The measures which the Sublime of its subjects on its own territory Porte has adopted from the com as manifest seditious dispositions, mencement, and which it still pur. and it ought to punish them accord. sues against the Greek insurgents, ing to its own laws, and in pursu. ought not to make the war be con. ance of the duties inherent in its sidered a war of religion. Those own sovereignty. It may be supermeasures do not extend to all the fluous to add, that the Sublime people in general; for they have Porte will never interfere in such for their sole object to repress the transactions. revolt, and to punish those subjects Considering the points above set of the Porte, who, acting as true forth with reference to justice and chiefs of brigands, have committed equity, every one must be easily atrocities equally serious and re. convinced that there remains no prehensible. The Sublime Porte ground for discussion upon these never has refused pardon to those affairs. However, though it is fit who submit. The gates of cle. that all ulterior interference should mency and mercy have always cease, an offer of a mediation has been open. This the Sublime Porte been in the last result made. has proved by facts, and still Now, in political language, it proves it, by granting protection to is understood by this expression, those who relurn to their duty. that if there arise differences on

The real cause of the continu. hostilities between two independent ance of this revolt is to be found in powers, a reconciliation may be the different propositions made to brought about by the interference the Sublime Porte. The injury of a third friendly power. It is arising from the war, too, has only the same with respect to armistices been felt by the Porte ; for it is and treaties of peace, which can. known to all the world that Euro. not be concluded but between repean navigation has never been in cognised powers. But the Sub. terrupted by this state of things, lime Porte being engaged in pun. which, far from prejudicing Euro ishing, on its own territory, and in pean merchants, has afforded them conformity with its sacred law, considerable advantages.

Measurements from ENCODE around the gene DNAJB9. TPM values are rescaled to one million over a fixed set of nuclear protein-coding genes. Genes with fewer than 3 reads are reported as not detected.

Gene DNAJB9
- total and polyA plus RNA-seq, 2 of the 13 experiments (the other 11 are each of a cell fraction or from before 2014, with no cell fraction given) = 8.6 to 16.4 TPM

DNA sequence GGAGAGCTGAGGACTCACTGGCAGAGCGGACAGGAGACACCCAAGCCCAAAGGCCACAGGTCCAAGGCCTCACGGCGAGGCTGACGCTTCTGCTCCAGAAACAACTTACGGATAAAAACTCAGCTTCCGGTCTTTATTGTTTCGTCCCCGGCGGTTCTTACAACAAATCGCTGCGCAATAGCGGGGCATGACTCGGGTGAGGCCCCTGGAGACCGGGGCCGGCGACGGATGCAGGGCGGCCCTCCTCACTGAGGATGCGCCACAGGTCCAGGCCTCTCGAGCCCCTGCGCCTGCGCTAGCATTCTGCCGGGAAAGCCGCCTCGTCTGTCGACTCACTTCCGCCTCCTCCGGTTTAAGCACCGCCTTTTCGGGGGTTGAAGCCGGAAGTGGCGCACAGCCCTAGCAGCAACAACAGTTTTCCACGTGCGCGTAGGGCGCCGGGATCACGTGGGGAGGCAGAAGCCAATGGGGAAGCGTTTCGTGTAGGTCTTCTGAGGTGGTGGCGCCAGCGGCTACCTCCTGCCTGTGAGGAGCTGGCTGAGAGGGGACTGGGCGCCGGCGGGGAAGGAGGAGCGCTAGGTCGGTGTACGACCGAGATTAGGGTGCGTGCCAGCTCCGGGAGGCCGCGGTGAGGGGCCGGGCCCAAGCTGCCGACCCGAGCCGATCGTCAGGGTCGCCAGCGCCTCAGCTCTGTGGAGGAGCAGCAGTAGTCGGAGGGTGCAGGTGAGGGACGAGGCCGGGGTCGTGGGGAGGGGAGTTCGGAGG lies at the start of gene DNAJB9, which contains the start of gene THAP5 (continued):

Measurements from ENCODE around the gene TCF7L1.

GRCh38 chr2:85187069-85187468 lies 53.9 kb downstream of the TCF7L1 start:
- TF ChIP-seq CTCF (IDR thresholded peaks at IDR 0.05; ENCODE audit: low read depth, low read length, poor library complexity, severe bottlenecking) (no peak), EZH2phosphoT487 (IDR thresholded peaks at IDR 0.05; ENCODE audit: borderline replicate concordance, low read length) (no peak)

such of its turbulent subjects as have revolted, how can this case duties imposed by the treaties con. ever be made applicable to its situ. cluded with the friendly powers ation ; and must not the Ottoman who now render this categorical government attribute to those who reply necessary, the Sublime Porte advance such propositions, views hereby declares, for the last time, tending to give consequence to a that every thing which has been troop of brigands? A Greek go. stated above entirely accords with vernment is spoken of, which is to the sovereign intentions of his high. be recognised in case the Sublime ness, of his ministers, and of all the Porte does not consent to some ar. mussulman people. rangement; and it has even been In the hope that this faithful ex. proposed to conclude a treaty with position will suffice to convince its the rebels. Has not the Sublime equitable friends of the justice of Porte great reason to be struck its cause, the Sublime Porte em. with astonishment at hearing such braces this opportunity for reitera. language from friendly powers, for ting the assurance of its high con. history presents no example of a sideration. conduct in all respects so opposed Health and peace to him who to the principles and duties of go. followeth the path of rectitude. vernments ?

The Sublime Porte, therefore, Note presented on the 16th of August can never listen to such proposi. by the Ambassadors of the three tions to such propositions to Allied Powers to the Reis Efendi, which it will neither hear nor un announcing the treaty of London. derstand, so long as the country inhabited by the Greeks, forms